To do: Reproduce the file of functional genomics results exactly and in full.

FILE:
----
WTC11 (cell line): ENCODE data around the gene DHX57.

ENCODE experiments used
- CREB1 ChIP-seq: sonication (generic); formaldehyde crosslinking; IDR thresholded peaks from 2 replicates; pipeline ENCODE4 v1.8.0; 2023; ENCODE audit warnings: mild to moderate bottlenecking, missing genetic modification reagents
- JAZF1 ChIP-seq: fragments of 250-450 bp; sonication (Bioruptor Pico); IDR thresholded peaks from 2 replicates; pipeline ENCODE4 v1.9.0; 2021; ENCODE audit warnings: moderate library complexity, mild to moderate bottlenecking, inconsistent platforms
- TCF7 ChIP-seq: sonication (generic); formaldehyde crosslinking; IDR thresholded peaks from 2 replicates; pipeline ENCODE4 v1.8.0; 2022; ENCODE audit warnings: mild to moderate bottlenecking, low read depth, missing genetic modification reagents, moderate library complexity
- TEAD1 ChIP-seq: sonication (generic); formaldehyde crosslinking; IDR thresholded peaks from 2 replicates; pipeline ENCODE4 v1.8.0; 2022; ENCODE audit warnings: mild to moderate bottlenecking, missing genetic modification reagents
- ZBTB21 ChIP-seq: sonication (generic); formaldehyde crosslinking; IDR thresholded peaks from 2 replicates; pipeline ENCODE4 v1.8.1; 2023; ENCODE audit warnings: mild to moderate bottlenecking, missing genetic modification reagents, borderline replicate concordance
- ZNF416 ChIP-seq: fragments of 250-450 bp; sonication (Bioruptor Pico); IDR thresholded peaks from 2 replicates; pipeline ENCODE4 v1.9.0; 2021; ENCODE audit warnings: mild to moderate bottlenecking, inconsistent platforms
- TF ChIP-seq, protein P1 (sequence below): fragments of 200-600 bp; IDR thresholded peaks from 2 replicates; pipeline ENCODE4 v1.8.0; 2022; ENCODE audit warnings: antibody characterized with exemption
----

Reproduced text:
WTC11 (cell line): ENCODE data around the gene DHX57.

ENCODE experiments used
- CREB1 ChIP-seq: sonication (generic); formaldehyde crosslinking; IDR thresholded peaks from 2 replicates; pipeline ENCODE4 v1.8.0; 2023; ENCODE audit warnings: mild to moderate bottlenecking, missing genetic modification reagents
- JAZF1 ChIP-seq: fragments of 250-450 bp; sonication (Bioruptor Pico); IDR thresholded peaks from 2 replicates; pipeline ENCODE4 v1.9.0; 2021; ENCODE audit warnings: moderate library complexity, mild to moderate bottlenecking, inconsistent platforms
- TCF7 ChIP-seq: sonication (generic); formaldehyde crosslinking; IDR thresholded peaks from 2 replicates; pipeline ENCODE4 v1.8.0; 2022; ENCODE audit warnings: mild to moderate bottlenecking, low read depth, missing genetic modification reagents, moderate library complexity
- TEAD1 ChIP-seq: sonication (generic); formaldehyde crosslinking; IDR thresholded peaks from 2 replicates; pipeline ENCODE4 v1.8.0; 2022; ENCODE audit warnings: mild to moderate bottlenecking, missing genetic modification reagents
- ZBTB21 ChIP-seq: sonication (generic); formaldehyde crosslinking; IDR thresholded peaks from 2 replicates; pipeline ENCODE4 v1.8.1; 2023; ENCODE audit warnings: mild to moderate bottlenecking, missing genetic modification reagents, borderline replicate concordance
- ZNF416 ChIP-seq: fragments of 250-450 bp; sonication (Bioruptor Pico); IDR thresholded peaks from 2 replicates; pipeline ENCODE4 v1.9.0; 2021; ENCODE audit warnings: mild to moderate bottlenecking, inconsistent platforms
- TF ChIP-seq, protein P1 (sequence below): fragments of 200-600 bp; IDR thresholded peaks from 2 replicates; pipeline ENCODE4 v1.8.0; 2022; ENCODE audit warnings: antibody characterized with exemption